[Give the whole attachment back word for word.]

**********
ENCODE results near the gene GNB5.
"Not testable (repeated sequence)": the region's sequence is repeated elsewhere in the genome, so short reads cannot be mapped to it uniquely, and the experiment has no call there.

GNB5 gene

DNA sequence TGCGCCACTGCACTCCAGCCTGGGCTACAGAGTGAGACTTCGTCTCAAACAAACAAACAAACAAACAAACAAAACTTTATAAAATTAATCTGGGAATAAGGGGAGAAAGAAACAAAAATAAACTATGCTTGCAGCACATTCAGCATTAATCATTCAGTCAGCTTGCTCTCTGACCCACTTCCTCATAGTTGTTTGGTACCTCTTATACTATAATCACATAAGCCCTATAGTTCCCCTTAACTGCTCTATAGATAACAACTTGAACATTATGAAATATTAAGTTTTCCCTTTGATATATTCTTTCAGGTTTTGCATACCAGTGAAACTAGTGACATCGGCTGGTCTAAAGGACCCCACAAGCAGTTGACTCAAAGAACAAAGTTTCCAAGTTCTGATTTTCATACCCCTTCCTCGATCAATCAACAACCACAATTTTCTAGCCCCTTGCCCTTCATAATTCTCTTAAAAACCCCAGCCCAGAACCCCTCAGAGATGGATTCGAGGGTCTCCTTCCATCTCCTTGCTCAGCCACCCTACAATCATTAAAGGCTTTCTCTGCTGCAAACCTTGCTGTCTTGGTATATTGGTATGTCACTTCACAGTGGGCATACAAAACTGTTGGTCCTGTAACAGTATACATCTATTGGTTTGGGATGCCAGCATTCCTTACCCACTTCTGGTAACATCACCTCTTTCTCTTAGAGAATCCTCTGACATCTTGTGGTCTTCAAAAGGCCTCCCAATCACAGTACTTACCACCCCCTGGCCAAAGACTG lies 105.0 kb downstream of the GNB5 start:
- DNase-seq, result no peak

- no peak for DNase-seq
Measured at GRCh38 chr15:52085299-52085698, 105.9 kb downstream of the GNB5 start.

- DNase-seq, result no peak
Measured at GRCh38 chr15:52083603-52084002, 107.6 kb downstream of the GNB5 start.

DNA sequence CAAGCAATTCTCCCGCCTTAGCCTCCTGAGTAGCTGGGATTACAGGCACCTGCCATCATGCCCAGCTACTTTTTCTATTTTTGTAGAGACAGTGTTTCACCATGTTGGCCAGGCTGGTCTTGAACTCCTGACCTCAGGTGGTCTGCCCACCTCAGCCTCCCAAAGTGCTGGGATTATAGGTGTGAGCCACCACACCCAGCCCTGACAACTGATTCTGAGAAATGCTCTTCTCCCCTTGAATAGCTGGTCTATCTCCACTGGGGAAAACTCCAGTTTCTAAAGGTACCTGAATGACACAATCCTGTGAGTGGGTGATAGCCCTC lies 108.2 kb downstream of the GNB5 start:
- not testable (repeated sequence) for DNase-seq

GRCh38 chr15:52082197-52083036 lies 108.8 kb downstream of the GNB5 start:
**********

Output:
ENCODE results near the gene GNB5.
"Not testable (repeated sequence)": the region's sequence is repeated elsewhere in the genome, so short reads cannot be mapped to it uniquely, and the experiment has no call there.

GNB5 gene

DNA sequence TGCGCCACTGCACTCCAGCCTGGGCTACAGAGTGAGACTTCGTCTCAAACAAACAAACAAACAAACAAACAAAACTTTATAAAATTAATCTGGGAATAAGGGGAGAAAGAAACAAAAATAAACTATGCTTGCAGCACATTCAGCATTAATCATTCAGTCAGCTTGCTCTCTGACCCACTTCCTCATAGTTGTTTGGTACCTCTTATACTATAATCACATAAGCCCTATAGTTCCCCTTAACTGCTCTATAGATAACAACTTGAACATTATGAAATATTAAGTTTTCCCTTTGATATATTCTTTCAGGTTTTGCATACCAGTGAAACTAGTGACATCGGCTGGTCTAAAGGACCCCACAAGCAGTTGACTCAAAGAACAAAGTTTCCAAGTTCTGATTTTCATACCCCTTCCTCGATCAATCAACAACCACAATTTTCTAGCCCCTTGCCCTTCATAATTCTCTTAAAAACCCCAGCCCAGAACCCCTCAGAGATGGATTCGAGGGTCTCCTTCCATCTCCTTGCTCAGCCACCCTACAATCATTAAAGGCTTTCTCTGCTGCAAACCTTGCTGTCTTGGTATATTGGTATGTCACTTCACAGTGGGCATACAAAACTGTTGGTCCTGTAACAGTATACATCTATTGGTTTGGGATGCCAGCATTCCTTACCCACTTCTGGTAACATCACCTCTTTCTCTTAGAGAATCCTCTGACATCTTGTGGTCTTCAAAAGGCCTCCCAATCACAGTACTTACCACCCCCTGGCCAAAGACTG lies 105.0 kb downstream of the GNB5 start:
- DNase-seq, result no peak

- no peak for DNase-seq
Measured at GRCh38 chr15:52085299-52085698, 105.9 kb downstream of the GNB5 start.

- DNase-seq, result no peak
Measured at GRCh38 chr15:52083603-52084002, 107.6 kb downstream of the GNB5 start.

DNA sequence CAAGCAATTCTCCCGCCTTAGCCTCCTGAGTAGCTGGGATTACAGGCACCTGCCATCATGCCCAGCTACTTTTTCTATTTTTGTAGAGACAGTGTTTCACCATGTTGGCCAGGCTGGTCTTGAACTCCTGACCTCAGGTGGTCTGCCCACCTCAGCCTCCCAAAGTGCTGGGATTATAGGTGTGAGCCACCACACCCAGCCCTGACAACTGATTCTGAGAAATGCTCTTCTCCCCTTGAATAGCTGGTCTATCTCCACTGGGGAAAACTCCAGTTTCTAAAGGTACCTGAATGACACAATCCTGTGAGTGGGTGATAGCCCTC lies 108.2 kb downstream of the GNB5 start:
- not testable (repeated sequence) for DNase-seq

GRCh38 chr15:52082197-52083036 lies 108.8 kb downstream of the GNB5 start: